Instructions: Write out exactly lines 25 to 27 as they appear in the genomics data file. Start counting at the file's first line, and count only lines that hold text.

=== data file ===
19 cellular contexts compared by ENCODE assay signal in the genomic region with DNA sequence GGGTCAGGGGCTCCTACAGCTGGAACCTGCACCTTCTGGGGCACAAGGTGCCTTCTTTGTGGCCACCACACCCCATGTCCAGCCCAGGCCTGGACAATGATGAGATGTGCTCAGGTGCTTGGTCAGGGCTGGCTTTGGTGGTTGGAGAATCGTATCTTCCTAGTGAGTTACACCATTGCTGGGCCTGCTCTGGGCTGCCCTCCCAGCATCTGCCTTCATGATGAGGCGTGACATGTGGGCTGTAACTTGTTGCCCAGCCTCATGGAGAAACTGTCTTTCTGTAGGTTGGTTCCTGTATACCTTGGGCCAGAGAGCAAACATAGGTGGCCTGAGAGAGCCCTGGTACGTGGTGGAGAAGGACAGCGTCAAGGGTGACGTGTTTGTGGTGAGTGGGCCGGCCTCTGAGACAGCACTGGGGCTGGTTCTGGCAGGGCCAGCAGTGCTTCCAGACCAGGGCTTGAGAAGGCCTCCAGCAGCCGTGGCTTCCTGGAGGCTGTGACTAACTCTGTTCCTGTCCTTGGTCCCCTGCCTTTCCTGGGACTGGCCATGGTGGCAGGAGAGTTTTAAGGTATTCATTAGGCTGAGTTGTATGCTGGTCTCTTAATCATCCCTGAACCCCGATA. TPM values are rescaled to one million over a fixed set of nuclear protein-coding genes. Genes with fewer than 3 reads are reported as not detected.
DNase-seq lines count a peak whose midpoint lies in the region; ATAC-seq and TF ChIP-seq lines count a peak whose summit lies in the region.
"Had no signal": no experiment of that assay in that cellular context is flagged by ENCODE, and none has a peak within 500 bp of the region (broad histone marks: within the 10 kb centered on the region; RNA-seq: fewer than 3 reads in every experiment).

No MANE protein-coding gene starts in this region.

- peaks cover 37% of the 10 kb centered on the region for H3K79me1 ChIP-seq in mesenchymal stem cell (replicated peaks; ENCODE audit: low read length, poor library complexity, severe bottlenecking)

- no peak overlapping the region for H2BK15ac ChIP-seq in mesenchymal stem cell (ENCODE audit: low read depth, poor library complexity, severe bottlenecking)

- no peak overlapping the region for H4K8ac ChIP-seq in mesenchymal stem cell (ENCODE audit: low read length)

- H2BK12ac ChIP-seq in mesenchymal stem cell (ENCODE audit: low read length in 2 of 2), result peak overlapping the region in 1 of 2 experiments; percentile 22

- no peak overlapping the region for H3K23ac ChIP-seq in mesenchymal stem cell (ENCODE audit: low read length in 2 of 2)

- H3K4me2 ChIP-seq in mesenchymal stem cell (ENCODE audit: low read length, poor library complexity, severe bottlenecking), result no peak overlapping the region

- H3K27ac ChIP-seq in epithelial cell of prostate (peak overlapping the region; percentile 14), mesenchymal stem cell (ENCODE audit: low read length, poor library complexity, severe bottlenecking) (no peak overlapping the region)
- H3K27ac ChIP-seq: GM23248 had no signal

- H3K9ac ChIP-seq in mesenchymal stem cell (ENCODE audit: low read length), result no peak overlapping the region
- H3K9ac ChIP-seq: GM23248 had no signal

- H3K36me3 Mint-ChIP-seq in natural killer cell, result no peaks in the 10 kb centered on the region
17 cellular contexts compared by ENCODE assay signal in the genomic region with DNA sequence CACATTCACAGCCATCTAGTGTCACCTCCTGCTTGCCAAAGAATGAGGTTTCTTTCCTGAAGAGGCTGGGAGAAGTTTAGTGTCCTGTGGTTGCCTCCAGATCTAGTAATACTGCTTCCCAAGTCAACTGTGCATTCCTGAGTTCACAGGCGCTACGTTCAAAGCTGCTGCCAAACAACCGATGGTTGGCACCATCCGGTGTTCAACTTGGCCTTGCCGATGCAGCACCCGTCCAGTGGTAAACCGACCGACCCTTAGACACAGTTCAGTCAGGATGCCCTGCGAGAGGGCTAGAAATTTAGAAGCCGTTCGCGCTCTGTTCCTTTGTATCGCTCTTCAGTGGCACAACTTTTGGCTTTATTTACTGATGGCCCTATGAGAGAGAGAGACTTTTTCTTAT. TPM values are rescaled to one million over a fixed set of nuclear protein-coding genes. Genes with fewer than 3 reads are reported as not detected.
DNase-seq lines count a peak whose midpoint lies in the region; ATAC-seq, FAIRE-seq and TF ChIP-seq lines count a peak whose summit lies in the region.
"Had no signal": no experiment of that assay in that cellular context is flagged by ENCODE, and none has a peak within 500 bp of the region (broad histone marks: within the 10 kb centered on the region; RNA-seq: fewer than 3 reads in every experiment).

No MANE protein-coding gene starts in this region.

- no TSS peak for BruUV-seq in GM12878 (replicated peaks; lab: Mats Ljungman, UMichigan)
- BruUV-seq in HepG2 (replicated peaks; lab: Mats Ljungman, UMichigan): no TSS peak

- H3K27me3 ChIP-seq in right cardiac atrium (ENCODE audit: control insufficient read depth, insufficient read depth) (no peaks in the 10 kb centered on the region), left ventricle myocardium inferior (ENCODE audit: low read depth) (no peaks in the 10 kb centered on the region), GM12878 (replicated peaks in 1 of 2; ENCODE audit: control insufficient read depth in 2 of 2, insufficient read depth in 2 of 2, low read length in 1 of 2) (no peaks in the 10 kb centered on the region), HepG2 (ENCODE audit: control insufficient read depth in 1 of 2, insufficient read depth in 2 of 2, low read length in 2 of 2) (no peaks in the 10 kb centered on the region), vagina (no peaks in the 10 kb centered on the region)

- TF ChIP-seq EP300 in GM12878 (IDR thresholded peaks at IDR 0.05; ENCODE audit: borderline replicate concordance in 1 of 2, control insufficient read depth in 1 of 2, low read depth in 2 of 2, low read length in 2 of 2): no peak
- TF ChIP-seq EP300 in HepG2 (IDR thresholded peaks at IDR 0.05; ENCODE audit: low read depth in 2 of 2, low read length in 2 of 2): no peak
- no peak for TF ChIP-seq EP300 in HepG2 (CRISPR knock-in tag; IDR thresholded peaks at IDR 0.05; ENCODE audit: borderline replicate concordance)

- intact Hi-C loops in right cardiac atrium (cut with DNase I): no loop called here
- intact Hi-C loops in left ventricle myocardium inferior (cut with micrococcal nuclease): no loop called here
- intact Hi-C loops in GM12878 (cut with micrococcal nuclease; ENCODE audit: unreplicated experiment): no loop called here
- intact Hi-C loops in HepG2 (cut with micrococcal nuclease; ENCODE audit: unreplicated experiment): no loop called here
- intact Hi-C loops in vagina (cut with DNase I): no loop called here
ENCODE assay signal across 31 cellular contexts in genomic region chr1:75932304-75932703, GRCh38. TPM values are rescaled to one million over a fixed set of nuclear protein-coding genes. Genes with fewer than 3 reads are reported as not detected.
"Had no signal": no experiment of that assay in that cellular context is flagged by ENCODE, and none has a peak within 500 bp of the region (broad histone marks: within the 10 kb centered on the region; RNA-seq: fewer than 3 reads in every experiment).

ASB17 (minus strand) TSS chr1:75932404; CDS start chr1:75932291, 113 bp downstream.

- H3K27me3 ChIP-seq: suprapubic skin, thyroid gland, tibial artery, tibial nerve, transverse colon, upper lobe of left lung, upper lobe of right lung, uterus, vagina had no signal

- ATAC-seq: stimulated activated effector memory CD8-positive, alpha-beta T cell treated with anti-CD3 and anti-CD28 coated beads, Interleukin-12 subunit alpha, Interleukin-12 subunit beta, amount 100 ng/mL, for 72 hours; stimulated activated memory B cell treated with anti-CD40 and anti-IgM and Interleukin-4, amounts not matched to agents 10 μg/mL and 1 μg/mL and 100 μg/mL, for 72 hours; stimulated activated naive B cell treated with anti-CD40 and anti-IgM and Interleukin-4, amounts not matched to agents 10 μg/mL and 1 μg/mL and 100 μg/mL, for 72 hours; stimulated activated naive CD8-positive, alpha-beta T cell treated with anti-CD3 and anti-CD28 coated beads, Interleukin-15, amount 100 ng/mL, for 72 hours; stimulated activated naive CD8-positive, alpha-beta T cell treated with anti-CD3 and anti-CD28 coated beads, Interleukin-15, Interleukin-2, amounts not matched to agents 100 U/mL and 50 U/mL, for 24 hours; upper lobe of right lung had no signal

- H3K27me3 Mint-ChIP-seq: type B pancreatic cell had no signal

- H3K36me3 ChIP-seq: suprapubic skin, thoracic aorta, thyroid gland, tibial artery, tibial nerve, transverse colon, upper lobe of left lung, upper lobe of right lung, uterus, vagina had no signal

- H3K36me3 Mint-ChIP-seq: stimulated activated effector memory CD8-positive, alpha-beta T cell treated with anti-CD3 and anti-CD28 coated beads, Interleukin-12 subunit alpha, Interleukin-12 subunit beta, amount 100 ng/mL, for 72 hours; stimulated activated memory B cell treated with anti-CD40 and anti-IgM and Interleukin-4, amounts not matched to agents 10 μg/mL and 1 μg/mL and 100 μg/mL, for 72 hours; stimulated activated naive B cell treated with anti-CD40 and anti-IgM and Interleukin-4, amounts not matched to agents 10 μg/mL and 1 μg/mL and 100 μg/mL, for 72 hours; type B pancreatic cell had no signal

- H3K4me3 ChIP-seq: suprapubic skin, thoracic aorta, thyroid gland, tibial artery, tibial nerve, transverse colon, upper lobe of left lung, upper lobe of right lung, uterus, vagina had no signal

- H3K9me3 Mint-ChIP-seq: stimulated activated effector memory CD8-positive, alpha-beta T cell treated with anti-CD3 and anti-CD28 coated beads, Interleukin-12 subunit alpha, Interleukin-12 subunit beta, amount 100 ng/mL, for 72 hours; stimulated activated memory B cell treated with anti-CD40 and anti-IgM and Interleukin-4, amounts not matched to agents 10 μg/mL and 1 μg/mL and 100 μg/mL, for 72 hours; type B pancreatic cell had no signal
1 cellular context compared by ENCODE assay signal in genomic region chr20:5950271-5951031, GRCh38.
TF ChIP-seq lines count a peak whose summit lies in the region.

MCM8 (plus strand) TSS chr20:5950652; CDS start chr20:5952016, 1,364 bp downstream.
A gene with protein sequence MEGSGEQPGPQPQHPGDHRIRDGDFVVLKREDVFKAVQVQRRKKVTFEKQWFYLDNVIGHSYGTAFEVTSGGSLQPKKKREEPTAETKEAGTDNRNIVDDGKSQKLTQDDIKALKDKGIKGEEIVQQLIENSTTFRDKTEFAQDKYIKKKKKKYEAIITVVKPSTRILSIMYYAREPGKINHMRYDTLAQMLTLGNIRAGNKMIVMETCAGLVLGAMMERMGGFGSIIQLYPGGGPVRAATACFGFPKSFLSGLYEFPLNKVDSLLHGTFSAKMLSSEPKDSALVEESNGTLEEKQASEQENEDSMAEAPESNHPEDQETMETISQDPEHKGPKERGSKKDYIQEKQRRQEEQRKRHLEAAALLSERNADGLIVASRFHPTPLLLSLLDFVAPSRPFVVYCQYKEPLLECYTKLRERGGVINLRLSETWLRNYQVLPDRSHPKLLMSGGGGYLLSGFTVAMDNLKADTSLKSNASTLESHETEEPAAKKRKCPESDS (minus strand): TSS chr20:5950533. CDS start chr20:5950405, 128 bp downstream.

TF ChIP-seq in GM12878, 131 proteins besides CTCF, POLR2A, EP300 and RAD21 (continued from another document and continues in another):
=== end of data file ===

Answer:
- no peak for TF ChIP-seq EP300 in HepG2 (CRISPR knock-in tag; IDR thresholded peaks at IDR 0.05; ENCODE audit: borderline replicate concordance)

- intact Hi-C loops in right cardiac atrium (cut with DNase I): no loop called here
- intact Hi-C loops in left ventricle myocardium inferior (cut with micrococcal nuclease): no loop called here